Over the last century or so, Northwest Indiana, its residents, businesses, leaders and communities have shown the ability to be flexible and overcome changes to continue to grow and thrive.
From the growth brought on by the construction of U.S. Steel in Gary in 1906 through continued construction of heavy industry in the late 1950s and 1960s with additional steel mills, Port of Indiana and heavy industry, to the creation and flight to newly created suburban communities like Merrillville and Portage in the 1960s and 1970s and the downturn in heavy industry in the 1980s, the Region has continued to adapt.
Even the economic downturn a decade ago that saw a near halt in residential and commercial construction didn't stop Regionites from pulling themselves up by the bootstraps to continue to reinvent themselves and thrive in the 21st century.
That stick-to-itiveness, said Heather Ennis, president and CEO of the Northwest Indiana Forum, is one of the many things that makes the Region and its residents great.
"We have the ability to evolve. Some of the toughest people we know live in the Region," she said, adding the "grit" that is ingrained here drives people, communities and businesses to take on challenges presented by a changing world.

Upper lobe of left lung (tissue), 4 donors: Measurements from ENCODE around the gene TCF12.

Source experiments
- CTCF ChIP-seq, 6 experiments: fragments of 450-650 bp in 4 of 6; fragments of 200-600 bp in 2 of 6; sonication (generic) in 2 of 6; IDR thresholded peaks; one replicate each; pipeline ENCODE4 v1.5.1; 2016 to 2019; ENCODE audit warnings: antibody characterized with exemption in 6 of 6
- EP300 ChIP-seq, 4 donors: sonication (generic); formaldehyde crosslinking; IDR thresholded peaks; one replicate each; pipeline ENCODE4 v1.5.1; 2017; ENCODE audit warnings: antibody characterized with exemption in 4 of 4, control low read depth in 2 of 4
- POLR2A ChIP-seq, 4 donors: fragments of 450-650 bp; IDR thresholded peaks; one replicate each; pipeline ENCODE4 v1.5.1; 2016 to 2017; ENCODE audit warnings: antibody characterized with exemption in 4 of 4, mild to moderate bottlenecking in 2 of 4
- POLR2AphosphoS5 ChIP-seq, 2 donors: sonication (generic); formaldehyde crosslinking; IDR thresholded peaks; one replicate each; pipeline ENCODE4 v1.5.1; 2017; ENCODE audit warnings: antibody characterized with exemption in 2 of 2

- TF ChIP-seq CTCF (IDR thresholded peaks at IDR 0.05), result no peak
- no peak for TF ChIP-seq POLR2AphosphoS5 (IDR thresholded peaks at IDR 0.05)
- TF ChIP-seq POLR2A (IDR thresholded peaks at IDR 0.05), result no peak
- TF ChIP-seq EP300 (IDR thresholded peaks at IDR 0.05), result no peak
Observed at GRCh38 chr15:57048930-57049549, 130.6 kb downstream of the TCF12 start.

"Resiliency and adaptability are more necessary now than ever," she said.
Projects changing NWI
Several projects are underway or in the planning stages that show how the Region can adapt to the changing world's demands. Some will have regional impact; others are changing the face of communities. The projects are aimed at attracting businesses and jobs and improving the quality of life for present and future Region residents.
Last year, Indiana Gov. Eric Holcomb announced the Next Level roads plan that will bring some $216 million in improvements to Lake, Porter and LaPorte counties over the next five years.
The state's Community Crossing program will contribute over $16 million to the Region to help improve infrastructure.
Among the largest projects that will change the face of the Region are the two commuter rail projects being pursued by the Northern Indiana Commuter Transportation District. The $312 million Double Track project will improve transit from Gary to Michigan City, and the $665 million West Lake Corridor plan will extend service through Hammond and Munster.